A councillor has urged residents to watch what they bin – after it was found 50 tonnes of food waste could not be composted.
Philip Bell, the city council spokesman for waste and the environment, has warned against the dangers of putting waste in the wrong bins.
Altens Recycling Centre posted photos of stacks of waste that had been wrongly disposed of, stating that 50 tonnes of waste was unable to be composted in February.
Mr Bell said: “We have an obligation to provide residents with a food waste collection and are committed to that as part of our wider waste and recycling strategy.
“The challenge of course is how we do that in high density areas where residents do not have their own wheeled bins and where food caddies would not be appropriate.
“We are very keen to raise public awareness, highlighting the potential impact of contaminating food waste bins and by showing the examples and volumes involved is a very good reminder of the importance of sorting waste correctly.
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“Contamination is an issue we need to tackle – the food waste goes to a composting facility and the output of the process has to meet a specific standard for it to be used as compost. It would not meet this standard if it includes litter or other types of waste.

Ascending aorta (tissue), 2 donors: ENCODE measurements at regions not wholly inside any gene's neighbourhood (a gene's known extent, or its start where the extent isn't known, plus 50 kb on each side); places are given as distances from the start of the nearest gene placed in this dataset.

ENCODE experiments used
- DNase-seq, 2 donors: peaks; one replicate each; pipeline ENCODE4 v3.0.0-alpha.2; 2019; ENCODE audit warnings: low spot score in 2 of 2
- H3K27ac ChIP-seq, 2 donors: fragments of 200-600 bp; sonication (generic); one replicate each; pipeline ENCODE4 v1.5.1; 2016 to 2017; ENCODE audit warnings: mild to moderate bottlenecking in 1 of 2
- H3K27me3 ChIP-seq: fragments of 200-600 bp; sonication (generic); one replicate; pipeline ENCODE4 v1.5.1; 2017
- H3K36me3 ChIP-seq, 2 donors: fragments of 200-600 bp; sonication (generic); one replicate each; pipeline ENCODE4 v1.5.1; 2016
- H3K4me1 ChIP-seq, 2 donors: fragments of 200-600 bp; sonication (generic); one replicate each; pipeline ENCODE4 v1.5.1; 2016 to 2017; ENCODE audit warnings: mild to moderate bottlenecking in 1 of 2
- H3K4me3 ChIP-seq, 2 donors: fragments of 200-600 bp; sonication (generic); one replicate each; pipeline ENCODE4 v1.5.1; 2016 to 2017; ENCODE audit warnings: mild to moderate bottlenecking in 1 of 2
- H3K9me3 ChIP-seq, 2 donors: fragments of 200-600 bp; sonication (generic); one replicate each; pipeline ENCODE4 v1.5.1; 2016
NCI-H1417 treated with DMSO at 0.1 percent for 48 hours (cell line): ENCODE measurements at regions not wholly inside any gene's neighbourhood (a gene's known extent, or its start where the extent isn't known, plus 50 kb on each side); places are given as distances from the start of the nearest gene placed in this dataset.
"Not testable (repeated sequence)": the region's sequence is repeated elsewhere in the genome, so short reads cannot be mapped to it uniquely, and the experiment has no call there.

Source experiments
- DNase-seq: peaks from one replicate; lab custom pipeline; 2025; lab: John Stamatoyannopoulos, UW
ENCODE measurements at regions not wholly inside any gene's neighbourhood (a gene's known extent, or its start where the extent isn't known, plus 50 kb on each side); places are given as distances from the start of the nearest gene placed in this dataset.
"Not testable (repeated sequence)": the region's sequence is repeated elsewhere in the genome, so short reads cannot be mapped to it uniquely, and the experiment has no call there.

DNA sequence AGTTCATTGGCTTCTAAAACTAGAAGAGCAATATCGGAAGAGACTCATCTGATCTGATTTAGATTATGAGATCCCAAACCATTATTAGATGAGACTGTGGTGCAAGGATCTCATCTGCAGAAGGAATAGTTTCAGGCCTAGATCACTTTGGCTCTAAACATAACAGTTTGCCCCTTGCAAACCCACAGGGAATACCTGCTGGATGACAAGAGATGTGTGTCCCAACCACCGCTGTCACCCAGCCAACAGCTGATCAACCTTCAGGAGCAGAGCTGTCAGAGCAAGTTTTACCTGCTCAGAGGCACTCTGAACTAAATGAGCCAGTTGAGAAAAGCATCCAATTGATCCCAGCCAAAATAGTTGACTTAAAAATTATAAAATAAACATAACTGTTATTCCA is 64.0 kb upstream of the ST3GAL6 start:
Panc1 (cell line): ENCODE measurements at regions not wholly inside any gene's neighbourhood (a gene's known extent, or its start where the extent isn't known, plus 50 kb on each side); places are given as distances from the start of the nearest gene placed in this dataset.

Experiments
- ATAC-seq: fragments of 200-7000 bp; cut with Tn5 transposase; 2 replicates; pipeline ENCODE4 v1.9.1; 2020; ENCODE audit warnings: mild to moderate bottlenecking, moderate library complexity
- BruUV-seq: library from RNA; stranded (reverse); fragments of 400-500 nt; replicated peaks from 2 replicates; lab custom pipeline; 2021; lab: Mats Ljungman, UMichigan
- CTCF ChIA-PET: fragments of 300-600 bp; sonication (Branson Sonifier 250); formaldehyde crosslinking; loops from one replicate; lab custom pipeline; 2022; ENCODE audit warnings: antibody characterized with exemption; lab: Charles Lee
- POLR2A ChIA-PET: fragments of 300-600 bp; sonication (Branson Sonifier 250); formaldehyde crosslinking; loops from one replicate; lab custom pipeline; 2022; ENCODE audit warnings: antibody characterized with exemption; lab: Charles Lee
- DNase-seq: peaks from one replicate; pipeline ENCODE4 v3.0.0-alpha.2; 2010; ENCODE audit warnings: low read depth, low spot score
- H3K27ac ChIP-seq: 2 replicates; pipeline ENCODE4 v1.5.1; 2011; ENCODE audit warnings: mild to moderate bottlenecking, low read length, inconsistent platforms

“We would encourage residents to take a moment to consider which bin is most appropriate for the type of waste they have.
“Hence it’s very important to ensure only food goes in the food waste bins and nearby litter bins or the black lidded general waste bins are used for litter and the mixed recycling bins for other recyclable waste.”
According to charity Zero Waste Scotland, four tonnes of carbon dioxide equivalent is released into the atmosphere for every tonne of food waste that goes uncomposted, meaning that just over 200 tonnes of CO² will be released.
Iain Clunie, head of Food and Drink, Zero Waste Scotland, said: “Putting food waste in the recycling bin is significantly less damaging to the environment than throwing it out, as the decay of food waste in landfill triggers large amounts of greenhouse emissions from waste. Scottish households throw out 600,000 tonnes of food and drink each year and most of this is avoidable. Simply put, Scotland wastes too much food.”